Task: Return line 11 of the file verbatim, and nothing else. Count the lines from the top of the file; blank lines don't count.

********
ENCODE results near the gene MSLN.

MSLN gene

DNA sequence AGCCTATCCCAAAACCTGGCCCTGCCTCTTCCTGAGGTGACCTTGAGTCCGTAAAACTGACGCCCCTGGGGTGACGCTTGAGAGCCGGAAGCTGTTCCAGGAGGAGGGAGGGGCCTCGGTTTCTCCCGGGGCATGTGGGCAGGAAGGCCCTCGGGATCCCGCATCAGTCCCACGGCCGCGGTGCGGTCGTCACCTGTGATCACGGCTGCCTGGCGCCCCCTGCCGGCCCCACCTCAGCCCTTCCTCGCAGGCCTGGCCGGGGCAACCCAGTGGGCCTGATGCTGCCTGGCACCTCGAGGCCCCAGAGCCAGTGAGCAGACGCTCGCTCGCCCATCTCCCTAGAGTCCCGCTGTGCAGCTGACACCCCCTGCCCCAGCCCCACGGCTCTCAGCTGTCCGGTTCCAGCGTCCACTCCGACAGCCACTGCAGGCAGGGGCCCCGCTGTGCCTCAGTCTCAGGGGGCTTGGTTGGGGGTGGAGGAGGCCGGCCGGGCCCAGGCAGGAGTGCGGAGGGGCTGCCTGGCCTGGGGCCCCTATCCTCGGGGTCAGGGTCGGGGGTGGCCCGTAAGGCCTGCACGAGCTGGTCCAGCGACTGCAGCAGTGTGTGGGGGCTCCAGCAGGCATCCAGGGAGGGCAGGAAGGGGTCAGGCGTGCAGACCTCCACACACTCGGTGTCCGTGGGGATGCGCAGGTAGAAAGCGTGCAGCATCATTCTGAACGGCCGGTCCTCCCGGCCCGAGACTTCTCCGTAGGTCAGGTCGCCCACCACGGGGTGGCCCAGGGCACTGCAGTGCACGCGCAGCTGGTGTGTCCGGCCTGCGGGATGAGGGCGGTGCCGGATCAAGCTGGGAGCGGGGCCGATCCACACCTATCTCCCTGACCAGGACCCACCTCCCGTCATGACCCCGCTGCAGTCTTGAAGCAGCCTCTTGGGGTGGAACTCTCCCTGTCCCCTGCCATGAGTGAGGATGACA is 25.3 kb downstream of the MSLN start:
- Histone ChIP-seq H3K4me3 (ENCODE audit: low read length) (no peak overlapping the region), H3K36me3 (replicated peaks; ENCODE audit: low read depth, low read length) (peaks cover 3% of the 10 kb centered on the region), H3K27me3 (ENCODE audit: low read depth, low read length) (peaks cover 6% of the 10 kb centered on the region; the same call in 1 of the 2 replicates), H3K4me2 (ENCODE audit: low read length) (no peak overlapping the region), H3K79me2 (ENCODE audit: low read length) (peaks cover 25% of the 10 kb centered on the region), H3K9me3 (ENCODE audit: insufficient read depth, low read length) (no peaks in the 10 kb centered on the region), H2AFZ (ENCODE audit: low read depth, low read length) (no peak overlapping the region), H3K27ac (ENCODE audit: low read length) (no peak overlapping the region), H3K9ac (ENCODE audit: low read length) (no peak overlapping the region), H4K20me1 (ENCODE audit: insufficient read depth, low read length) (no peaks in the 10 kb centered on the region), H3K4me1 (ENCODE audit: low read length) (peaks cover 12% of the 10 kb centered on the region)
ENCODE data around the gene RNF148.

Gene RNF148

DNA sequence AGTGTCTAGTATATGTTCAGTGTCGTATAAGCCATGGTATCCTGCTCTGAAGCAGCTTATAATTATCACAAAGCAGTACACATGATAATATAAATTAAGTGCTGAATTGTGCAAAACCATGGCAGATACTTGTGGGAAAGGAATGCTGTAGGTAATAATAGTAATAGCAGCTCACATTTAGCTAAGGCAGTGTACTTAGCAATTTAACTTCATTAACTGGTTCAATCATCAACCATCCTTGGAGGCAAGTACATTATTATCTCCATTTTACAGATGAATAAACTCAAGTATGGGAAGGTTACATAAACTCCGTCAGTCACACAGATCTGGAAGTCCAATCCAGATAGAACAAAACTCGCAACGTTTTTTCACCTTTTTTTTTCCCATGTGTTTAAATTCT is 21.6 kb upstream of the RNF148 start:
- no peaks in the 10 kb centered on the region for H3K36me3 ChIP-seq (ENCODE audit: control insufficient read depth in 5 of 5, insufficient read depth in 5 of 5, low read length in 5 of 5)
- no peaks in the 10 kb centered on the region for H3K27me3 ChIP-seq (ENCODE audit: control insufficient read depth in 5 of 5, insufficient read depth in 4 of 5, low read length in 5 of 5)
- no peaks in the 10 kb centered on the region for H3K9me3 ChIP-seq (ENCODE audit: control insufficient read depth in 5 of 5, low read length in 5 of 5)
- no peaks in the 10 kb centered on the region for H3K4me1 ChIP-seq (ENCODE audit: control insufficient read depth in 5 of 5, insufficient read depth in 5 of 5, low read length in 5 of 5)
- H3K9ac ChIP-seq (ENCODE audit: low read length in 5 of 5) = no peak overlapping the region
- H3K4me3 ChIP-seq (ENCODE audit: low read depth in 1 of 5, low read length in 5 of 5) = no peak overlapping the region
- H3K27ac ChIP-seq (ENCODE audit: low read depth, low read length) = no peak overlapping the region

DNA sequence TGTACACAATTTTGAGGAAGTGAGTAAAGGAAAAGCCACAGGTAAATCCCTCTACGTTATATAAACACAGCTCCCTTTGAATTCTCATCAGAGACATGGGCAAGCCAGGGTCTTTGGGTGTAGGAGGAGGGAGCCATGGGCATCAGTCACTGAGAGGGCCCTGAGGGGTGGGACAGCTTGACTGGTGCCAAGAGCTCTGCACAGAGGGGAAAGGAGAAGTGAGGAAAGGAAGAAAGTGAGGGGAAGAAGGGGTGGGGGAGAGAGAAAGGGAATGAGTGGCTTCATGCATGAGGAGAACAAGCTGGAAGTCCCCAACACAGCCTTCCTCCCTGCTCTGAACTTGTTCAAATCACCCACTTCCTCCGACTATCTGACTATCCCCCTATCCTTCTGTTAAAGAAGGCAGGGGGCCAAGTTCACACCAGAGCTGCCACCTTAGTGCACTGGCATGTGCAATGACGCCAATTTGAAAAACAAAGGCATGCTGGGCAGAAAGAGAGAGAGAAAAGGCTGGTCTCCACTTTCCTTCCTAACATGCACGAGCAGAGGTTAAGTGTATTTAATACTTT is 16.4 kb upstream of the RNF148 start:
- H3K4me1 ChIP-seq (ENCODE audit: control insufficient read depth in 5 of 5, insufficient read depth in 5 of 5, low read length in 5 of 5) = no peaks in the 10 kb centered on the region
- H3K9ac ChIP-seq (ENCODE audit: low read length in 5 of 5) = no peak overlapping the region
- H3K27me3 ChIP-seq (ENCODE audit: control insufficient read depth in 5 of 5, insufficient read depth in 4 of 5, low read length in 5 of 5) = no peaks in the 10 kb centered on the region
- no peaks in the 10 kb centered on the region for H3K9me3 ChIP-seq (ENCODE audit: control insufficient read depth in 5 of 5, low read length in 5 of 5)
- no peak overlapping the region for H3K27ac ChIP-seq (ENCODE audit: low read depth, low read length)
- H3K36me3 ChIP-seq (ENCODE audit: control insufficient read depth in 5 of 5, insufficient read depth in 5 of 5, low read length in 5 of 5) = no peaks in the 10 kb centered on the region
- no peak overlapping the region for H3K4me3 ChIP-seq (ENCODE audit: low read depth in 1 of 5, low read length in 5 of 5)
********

- no peaks in the 10 kb centered on the region for H3K4me1 ChIP-seq (ENCODE audit: control insufficient read depth in 5 of 5, insufficient read depth in 5 of 5, low read length in 5 of 5)